On the womens side, you saw two groups of women from all over the U.S. get together with almost zero expectations as this was the first Womens Masters event and they had a great deal of success in their own right. I got to meet many of them for the first time last week and whether you are a fan of the womens game or not, I’m telling you, I have never seen more commitment and effort from any mens team than I have when I watched those women play. Dedication and commitment is truly an understatement. If I may use the word again, “inspiring” is the word that comes to mind. These women battled in the corner just as hard as any mens team did, they cleared the front of the net, they chased balls down, they protected their goalies, they made huge saves and most importantly, they all came together as a team and epitomized the definition of team play.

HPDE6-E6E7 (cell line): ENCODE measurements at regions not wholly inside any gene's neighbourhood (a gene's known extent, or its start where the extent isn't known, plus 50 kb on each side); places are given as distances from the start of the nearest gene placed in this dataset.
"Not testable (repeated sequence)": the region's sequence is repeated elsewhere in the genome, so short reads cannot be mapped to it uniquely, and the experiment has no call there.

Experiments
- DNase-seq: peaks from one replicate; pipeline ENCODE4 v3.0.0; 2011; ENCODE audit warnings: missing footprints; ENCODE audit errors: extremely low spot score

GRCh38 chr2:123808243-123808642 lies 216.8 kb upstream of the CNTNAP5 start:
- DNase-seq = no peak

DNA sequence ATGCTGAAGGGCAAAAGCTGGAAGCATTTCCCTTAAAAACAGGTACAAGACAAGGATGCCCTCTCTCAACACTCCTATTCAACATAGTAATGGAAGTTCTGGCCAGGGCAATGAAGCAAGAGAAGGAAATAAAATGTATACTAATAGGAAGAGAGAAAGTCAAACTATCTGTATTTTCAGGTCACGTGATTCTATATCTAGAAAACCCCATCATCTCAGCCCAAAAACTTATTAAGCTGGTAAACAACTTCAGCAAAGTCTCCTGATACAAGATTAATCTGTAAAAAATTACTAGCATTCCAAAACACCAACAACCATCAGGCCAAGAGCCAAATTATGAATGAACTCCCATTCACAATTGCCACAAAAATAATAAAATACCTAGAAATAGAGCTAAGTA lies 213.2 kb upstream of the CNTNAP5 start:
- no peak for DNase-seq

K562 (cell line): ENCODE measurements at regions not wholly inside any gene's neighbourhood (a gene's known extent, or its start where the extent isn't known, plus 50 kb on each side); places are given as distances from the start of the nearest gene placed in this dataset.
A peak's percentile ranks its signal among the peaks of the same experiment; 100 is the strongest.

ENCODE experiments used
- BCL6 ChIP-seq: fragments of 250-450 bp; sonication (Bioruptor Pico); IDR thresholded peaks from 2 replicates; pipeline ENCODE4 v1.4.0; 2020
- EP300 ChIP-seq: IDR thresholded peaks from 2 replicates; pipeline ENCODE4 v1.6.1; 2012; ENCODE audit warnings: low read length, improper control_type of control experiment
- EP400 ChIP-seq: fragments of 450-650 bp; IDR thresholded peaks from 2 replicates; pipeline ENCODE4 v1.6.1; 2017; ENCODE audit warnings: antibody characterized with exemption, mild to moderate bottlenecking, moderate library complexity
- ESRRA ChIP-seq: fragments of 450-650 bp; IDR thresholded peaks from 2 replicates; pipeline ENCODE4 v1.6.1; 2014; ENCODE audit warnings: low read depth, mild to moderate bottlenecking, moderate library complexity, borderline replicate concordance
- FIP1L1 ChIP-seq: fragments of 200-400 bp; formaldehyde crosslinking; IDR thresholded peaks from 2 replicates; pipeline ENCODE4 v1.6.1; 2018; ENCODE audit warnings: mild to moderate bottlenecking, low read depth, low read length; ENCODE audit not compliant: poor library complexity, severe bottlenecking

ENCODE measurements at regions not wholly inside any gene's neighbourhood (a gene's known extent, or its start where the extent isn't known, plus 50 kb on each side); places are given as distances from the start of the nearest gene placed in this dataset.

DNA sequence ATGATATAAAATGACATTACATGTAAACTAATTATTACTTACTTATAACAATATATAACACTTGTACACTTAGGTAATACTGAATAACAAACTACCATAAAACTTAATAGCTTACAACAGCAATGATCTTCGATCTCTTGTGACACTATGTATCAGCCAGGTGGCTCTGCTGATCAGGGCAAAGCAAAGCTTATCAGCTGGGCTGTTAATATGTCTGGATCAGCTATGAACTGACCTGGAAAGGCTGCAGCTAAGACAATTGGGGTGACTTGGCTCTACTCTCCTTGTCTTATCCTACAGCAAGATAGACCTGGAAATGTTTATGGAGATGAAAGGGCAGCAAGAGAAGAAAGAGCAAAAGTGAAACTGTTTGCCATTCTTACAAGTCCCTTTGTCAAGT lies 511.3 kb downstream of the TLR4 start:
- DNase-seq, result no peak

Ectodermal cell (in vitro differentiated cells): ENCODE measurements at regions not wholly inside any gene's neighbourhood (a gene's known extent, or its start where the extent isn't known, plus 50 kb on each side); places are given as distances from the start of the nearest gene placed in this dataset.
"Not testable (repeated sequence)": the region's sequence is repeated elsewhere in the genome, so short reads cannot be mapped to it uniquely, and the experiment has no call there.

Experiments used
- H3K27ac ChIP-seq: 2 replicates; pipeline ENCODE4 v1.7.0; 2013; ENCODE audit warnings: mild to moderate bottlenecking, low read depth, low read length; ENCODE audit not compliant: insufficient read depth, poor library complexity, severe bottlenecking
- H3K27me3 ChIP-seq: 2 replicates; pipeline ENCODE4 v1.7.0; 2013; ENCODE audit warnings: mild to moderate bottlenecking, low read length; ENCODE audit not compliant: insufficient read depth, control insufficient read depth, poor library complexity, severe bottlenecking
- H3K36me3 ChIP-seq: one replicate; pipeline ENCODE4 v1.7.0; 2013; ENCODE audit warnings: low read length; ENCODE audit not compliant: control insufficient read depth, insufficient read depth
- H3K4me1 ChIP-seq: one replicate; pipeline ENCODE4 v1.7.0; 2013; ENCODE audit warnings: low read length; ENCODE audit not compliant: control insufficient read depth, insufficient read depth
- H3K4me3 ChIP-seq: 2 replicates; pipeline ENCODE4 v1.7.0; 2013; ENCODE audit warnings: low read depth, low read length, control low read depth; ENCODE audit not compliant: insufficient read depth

As we begin to wrap up this calendar year, I have the opportunity to take time to reflect on what has happened in the last several months. For the first time, the ISBHF had the largest turnout for national participation with 20 teams in three Juniors divisions at the World Junior Championships in Bratislava, Slovakia. We entered a U18 team in the Juniors division for the first time ever and won a Bronze Medal. We also won a Bronze in the U20 division even though we were so close to a crack at the gold. We got close to 50 kids from all over the country to believe, we instituted a fair selection process, we met in Southern New Jersey and hopped on a plane in New York City. We dealt with expiring passports, a terrible hotel the first day, language barriers, lost luggage, broken coffee pots, fees to get OUT of a cab and even a few lost bags. However, those 50 kids believed. They showed just how resilient the citizens from our great nation are, they rallied together despite being fierce rivals prior to this event and worked as a cohesive unit. The result was a group of people that gained new lifelong friends, a wonderful once in a lifetime experience and a little dose of good ol’ American Pride! That was an experience none of us will forget.